Apple is a new religion, and Steve Jobs was its high priest by Michael S. Rosenwald:
Steve Jobs was not religious. Although he dabbled in Buddhism (and acid), he never embraced the idea of organized religion, a fact that makes the Apple religion all the more ironic — particularly his place in its belief system.
His product introductions were not unlike the pope appearing at his Vatican window to bless his followers on Christmas. People would line up for hours to snag a seat for a Jobs keynote address. He would stroll onstage like a biblical prophet, dressed down to a modern version of the basics — black turtleneck, Levi’s jeans, New Balance sneakers. For many Apple followers, this was the nearest they would ever come to seeing God. In her study, Lam quoted one fan saying, “For me, the Mac was the closest thing to religion I could deal with.”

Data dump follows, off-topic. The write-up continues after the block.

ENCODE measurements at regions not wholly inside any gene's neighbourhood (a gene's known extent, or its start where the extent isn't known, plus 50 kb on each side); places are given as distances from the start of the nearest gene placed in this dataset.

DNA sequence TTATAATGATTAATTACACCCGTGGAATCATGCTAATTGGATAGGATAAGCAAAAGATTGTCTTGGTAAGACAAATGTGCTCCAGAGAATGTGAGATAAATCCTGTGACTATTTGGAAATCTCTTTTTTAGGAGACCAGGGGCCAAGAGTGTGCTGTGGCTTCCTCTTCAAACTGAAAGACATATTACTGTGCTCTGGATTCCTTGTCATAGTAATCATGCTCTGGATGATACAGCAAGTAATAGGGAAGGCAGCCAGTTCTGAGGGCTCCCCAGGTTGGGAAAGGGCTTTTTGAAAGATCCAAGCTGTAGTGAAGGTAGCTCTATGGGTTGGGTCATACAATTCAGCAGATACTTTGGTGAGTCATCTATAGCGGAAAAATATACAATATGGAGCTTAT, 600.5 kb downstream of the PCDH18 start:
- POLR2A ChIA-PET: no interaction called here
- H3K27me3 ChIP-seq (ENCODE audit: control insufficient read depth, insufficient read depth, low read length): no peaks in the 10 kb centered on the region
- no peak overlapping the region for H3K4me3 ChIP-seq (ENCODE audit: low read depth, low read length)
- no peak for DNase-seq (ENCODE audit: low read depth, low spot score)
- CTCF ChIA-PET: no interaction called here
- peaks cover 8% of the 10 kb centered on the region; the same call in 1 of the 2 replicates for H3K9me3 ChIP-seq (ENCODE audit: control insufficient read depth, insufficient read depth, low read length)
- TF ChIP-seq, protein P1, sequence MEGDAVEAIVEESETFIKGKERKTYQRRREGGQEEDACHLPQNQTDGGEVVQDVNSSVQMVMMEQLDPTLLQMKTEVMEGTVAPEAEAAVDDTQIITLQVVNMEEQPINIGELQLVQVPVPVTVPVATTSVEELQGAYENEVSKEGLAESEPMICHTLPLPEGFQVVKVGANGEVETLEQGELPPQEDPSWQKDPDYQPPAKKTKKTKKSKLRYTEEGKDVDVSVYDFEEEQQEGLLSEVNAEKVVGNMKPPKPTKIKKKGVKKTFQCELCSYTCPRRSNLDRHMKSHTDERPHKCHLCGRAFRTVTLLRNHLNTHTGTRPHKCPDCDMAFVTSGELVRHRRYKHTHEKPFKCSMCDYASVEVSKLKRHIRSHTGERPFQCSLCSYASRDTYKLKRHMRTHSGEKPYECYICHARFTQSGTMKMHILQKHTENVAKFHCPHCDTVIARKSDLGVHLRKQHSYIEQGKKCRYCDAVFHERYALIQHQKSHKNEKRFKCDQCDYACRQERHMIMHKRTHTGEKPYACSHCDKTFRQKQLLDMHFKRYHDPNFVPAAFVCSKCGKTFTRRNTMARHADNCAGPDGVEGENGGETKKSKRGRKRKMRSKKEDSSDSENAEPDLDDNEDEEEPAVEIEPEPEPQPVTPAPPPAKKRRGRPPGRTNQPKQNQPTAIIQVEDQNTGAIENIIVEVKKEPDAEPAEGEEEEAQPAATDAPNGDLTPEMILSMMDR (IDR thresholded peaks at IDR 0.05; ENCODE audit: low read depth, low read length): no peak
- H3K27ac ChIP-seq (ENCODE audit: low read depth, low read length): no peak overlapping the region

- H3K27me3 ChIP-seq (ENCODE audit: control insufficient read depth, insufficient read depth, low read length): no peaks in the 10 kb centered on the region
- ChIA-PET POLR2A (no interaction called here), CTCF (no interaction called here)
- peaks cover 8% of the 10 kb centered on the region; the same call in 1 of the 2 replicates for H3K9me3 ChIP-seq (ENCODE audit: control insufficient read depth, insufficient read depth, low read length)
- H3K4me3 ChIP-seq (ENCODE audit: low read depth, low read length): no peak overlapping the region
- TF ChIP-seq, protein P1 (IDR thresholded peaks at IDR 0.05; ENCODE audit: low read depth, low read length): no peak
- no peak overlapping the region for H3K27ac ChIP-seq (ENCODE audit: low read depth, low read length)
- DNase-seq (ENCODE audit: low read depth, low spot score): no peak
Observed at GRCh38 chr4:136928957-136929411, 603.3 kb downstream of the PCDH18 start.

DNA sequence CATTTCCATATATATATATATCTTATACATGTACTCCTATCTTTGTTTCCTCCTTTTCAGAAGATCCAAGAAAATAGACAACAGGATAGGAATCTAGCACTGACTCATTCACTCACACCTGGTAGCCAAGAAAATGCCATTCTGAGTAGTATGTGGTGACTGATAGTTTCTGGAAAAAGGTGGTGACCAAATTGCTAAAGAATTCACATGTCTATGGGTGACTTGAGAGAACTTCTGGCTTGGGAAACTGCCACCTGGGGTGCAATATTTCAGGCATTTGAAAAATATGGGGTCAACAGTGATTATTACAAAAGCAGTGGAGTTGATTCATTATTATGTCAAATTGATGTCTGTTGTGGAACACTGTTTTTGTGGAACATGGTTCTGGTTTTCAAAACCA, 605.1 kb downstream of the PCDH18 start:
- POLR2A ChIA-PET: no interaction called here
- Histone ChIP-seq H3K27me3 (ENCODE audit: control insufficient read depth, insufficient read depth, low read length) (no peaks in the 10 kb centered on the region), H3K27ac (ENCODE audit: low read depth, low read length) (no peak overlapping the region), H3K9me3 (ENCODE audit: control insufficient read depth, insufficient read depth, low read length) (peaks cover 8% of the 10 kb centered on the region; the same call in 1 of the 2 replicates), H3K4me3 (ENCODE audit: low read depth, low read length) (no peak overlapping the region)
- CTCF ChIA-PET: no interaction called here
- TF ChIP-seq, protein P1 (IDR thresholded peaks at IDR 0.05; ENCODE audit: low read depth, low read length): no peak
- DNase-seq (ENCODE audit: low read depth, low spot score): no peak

Steve Jobs: The Secular Prophet by Andy Crouch:
Steve Jobs was extraordinary in countless ways—as a designer, an innovator, a (demanding and occasionally ruthless) leader. But his most singular quality was his ability to articulate a perfectly secular form of hope. Nothing exemplifies that ability more than Apple’s early logo, which slapped a rainbow on the very archetype of human fallenness and failure—the bitten fruit—and turned it into a sign of promise and progress.